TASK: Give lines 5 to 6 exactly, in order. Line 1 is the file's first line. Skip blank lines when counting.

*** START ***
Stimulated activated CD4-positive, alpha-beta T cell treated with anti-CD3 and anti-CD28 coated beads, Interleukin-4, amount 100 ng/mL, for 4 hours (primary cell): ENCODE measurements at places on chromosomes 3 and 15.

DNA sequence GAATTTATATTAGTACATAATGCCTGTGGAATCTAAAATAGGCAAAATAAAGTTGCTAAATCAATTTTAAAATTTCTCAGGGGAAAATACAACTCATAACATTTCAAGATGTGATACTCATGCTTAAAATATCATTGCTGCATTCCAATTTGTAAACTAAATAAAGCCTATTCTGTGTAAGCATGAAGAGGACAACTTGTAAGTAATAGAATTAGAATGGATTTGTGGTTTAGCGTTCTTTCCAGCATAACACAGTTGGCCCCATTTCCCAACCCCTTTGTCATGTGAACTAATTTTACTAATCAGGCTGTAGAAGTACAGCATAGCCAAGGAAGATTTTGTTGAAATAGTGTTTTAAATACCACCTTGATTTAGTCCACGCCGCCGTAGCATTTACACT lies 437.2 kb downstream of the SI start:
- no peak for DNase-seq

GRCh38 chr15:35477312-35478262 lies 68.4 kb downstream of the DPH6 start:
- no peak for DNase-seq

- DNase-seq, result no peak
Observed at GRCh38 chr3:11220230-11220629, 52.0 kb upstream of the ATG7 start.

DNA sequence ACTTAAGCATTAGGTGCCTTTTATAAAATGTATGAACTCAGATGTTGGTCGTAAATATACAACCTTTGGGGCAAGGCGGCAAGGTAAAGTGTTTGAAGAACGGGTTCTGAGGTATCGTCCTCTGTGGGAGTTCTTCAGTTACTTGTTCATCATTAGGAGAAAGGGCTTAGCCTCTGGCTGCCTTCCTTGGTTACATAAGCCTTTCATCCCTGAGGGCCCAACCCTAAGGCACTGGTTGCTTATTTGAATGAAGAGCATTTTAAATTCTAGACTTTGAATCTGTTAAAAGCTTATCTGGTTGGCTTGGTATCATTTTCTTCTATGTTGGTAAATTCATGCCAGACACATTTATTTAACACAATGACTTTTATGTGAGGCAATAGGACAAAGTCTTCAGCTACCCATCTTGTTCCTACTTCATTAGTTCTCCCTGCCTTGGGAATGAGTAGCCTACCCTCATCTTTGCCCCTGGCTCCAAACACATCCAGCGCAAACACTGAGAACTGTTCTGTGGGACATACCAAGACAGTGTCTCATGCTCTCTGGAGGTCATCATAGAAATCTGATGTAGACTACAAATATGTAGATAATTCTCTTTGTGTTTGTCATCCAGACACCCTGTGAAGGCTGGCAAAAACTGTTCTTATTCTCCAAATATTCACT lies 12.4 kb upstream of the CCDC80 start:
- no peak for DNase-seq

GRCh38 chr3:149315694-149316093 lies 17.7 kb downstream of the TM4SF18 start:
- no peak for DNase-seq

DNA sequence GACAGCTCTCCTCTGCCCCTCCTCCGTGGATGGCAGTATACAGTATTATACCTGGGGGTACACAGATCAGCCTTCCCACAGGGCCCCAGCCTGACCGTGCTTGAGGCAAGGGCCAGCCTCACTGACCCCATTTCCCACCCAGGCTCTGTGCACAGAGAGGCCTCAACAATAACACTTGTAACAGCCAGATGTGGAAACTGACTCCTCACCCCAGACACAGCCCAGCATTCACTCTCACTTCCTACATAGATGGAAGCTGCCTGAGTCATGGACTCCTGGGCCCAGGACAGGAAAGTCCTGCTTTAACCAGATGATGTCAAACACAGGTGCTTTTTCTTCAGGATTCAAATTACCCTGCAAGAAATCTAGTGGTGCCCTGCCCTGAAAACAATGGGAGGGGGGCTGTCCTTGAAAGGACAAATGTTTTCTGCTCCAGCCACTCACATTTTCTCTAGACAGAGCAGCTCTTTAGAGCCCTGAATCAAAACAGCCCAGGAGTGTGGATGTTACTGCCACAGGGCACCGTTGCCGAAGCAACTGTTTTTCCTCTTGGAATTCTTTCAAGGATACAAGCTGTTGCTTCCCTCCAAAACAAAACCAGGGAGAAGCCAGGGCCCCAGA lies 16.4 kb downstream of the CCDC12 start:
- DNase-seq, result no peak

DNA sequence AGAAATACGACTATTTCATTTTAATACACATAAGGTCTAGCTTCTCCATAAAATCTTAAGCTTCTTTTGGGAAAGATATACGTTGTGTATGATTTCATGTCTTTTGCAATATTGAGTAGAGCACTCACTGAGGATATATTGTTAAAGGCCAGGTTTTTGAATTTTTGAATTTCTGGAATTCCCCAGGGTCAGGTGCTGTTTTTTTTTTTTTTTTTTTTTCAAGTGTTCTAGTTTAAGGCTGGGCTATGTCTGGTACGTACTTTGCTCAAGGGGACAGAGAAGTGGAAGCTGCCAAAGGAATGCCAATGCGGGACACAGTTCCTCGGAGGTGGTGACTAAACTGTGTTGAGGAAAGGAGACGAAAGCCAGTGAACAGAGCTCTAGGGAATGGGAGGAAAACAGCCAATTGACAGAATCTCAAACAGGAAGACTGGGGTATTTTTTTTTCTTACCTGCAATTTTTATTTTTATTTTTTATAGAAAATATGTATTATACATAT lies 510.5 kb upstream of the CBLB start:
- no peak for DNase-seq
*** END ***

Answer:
- no peak for DNase-seq

- DNase-seq, result no peak